Imagine writing a letter to someone when it was one of the few forms of communication while you were apart – and that letter never made it to whom you intended.

That is what happened to more than 100 letters mailed to French sailors from their loved ones, written between 1757 and 1758, seized by Britain’s Royal Navy during the Seven Years’ War, according to the University of Cambridge. 

“The messages offer extremely rare and moving insights into the loves, lives and family quarrels of everyone from elderly peasants to wealthy officers’ wives,” author Tom Almeroth-Williams writes after they were opened and read for the first time in 265 years.

Many of the photographed letters show they were wax-sealed, handwritten and “provide precious new evidence about French women and [laborers], as well as different forms of literacy.”  


French love letters in bundles

The professor who requested access to the letters says they were in a box held together by ribbon, very small and sealed. (Renaud Morieux/The National Archives)

Professor Renaud Morieux from Cambridge University’s history faculty and Pembroke College requested the letters and spent months decoding them before publishing his findings in the academic journal “Annales. Histoire, Sciences Sociales.”

“I realized I was the first person to read these very personal messages since they were written. Their intended recipients didn’t get that chance. It was very emotional,” Morieux said. “Today we have Zoom and WhatsApp. In the 18th century, people only had letters but what they wrote about feels very familiar.”

The Seven Years’ War lasted from 1756 to 1763. At the time, France commanded some of the world’s finest ships yet lacked experienced sailors. Britain used that knowledge to imprison as many French sailors as it could during the war.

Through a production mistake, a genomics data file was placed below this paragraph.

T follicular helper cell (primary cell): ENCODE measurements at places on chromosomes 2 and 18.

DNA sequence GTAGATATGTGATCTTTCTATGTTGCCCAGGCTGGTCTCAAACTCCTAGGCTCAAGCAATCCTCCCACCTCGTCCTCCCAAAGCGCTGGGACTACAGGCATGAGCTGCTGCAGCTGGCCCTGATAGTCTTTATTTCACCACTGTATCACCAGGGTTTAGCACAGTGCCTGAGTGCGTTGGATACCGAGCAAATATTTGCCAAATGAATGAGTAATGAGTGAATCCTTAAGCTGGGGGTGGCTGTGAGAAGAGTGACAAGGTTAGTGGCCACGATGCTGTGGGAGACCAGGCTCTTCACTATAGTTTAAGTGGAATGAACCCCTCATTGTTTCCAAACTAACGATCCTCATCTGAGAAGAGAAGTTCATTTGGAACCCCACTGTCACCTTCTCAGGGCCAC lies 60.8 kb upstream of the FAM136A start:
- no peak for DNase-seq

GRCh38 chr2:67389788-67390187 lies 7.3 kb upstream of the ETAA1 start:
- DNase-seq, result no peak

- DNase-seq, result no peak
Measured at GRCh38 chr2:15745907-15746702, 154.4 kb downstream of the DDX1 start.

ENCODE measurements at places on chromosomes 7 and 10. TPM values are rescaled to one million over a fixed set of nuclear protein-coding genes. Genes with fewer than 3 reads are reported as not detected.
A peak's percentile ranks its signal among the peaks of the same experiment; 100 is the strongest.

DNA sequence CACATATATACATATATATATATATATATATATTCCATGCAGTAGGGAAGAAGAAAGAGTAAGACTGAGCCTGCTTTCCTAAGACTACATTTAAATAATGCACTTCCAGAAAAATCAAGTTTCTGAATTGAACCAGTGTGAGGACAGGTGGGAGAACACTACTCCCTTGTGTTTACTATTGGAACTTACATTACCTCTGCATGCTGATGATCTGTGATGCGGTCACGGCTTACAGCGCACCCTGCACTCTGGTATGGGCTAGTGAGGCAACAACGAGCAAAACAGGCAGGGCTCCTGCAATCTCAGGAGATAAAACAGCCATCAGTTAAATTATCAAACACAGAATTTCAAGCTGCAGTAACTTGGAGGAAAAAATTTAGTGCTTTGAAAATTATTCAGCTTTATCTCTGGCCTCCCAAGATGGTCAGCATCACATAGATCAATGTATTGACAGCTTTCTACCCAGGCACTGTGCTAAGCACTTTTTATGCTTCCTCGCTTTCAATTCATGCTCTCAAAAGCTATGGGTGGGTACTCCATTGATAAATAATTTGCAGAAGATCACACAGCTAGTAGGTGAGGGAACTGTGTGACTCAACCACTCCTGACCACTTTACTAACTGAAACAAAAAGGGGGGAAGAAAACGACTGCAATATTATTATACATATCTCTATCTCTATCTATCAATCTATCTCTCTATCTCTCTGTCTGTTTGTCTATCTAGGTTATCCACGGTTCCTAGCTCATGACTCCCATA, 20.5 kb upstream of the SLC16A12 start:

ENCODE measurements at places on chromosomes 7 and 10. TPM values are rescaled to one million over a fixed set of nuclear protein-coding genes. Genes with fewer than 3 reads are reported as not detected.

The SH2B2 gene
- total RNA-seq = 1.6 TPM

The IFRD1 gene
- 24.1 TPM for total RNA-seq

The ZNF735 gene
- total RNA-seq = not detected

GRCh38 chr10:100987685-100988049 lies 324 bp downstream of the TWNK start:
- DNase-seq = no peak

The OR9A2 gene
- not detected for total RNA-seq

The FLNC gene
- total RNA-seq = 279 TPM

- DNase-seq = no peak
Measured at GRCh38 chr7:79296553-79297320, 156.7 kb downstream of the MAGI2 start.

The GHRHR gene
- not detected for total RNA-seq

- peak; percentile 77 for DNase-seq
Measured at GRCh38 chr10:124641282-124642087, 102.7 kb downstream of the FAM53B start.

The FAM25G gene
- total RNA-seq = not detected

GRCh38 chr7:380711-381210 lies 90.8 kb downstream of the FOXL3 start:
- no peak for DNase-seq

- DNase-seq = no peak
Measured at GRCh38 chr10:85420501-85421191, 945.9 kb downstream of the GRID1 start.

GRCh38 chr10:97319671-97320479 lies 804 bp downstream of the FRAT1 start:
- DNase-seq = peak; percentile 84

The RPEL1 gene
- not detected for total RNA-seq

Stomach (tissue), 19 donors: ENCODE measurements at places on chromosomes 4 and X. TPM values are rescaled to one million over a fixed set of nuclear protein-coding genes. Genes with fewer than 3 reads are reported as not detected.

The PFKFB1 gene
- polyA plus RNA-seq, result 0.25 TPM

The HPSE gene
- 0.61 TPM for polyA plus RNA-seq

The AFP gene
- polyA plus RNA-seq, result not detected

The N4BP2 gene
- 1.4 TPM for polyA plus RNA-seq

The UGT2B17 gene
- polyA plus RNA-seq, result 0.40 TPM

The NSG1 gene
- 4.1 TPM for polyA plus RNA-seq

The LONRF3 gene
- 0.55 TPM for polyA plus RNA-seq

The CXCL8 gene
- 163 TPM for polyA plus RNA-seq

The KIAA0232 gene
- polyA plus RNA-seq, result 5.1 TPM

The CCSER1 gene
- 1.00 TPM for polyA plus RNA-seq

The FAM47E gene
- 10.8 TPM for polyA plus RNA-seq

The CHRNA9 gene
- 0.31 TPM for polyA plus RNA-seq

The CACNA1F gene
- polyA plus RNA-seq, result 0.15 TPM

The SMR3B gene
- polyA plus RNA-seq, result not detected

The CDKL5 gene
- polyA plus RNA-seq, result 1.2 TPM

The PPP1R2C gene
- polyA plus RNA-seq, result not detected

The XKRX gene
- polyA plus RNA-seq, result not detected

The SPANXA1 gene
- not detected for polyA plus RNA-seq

The letters were meant to be delivered to those aboard the Galatée, which was sailing from Bordeaux to Quebec in 1758 when it was captured by the British ship the Essex, and sent to Portsmouth. Galatée’s crew was imprisoned, and the ship was sold. 


Close up of French love letter signature

This picture shows a woman named Anne Le Cerf’s loving sign-off to her husband. (Renaud Morieux/The National Archives)

Full length French letter from Seven Years' War

Final page of a woman named Marguerite’s letter to her son Nicolas Quesnel, in which she says, “I think I am for the tomb,” dated Jan. 27, 1758. (Renaud Morieux/ The National Archives)


Cambridge University says the French postal administration made several failed attempts to deliver the letters to the ship, often arriving too late to ports. When word of the ship’s capture got to them, the letters were forwarded to England, where they were handed to the Admiralty in London.

“It’s [agonizing] how close they got,” Morieux said. He believes officials attempted to see if the letters contained any military value but once they determined they only had “family stuff,” they gave up and put them in storage. 

Intimate details from some of the letters can be read here. 


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